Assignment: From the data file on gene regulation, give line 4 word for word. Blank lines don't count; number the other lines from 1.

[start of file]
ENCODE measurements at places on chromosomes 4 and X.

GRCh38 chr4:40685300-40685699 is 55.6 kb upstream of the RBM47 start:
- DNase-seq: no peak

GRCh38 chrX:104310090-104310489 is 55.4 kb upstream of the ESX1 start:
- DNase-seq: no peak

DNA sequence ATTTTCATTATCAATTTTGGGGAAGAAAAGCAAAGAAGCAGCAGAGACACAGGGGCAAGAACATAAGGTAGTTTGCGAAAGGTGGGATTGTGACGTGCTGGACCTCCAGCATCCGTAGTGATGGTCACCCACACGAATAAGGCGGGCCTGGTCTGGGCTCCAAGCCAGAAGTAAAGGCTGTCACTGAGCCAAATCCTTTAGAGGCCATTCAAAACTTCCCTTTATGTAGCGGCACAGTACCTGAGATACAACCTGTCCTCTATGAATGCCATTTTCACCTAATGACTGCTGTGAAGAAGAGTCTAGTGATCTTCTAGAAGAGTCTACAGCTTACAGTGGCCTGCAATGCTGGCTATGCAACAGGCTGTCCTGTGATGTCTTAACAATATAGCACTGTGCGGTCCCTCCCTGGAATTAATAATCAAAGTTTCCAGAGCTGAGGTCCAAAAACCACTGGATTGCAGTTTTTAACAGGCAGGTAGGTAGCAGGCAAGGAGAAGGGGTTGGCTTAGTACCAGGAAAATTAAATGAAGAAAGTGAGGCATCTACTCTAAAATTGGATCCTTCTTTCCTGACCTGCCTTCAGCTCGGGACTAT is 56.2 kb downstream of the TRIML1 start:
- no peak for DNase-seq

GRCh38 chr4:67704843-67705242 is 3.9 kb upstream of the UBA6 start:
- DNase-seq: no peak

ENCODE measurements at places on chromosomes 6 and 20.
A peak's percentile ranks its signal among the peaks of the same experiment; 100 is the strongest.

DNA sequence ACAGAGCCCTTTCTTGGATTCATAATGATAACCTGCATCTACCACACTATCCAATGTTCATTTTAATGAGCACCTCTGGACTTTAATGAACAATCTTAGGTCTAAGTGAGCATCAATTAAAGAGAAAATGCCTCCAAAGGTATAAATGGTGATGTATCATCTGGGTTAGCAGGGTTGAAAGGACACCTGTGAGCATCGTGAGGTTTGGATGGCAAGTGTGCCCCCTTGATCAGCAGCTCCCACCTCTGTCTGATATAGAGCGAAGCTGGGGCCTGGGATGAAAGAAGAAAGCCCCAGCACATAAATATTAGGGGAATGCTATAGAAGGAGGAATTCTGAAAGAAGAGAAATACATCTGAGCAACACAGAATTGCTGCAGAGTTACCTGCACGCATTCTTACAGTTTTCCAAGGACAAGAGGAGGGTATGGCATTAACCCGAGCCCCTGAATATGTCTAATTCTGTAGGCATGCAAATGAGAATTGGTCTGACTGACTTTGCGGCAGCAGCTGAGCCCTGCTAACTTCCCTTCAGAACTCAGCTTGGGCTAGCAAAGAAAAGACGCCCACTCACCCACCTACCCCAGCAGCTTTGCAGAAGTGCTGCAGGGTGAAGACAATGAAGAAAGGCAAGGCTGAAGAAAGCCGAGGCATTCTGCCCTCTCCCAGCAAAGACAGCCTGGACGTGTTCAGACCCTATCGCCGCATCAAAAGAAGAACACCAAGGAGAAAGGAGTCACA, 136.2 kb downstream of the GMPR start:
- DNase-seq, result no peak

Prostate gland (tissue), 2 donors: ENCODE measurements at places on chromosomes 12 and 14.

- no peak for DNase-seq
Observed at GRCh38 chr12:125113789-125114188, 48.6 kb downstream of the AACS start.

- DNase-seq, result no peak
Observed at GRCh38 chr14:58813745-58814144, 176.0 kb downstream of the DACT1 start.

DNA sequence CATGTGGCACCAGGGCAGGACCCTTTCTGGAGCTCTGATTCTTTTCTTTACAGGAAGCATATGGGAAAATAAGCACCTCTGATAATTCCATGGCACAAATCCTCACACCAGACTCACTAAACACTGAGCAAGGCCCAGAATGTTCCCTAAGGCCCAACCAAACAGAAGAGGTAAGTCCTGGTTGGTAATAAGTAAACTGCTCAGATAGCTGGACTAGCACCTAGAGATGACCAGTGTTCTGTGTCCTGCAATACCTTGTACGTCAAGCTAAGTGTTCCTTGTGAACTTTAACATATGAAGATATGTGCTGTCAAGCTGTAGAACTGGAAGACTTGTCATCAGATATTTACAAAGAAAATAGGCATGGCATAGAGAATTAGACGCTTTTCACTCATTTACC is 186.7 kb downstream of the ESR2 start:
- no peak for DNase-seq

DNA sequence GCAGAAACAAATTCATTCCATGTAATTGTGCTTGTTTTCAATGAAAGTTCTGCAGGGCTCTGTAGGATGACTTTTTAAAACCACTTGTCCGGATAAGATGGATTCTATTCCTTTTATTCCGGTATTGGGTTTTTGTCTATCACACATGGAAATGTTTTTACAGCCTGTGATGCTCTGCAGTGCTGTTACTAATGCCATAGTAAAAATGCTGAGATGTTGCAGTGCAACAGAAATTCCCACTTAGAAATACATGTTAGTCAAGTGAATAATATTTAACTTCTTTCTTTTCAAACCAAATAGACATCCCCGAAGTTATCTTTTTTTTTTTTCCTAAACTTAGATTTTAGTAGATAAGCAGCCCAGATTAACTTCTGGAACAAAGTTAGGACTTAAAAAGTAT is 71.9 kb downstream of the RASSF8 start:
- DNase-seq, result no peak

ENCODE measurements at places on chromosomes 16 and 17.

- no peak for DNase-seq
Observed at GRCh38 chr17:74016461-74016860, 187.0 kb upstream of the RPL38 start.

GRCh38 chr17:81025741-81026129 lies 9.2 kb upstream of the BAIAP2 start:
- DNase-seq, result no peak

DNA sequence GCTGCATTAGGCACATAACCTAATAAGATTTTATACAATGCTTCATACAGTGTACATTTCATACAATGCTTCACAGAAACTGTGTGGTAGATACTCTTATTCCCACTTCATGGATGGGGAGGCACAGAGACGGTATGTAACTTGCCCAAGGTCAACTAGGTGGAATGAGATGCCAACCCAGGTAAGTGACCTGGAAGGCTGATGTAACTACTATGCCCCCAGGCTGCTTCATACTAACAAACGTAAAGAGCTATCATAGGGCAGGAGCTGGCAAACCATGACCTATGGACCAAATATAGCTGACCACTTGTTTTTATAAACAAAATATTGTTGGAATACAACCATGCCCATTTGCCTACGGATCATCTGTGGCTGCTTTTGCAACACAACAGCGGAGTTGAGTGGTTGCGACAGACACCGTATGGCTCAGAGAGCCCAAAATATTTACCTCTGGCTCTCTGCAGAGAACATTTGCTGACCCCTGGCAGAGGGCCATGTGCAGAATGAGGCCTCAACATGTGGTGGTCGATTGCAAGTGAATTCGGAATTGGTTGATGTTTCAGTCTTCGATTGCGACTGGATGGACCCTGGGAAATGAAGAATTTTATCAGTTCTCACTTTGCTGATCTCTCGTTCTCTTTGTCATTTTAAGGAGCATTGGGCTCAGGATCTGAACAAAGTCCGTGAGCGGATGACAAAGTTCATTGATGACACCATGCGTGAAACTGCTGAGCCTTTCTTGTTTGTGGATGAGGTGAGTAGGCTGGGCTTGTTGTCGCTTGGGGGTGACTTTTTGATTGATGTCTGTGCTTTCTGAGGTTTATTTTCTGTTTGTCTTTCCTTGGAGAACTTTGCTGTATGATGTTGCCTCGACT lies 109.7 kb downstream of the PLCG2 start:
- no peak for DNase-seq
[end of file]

GRCh38 chrX:104310090-104310489 is 55.4 kb upstream of the ESX1 start: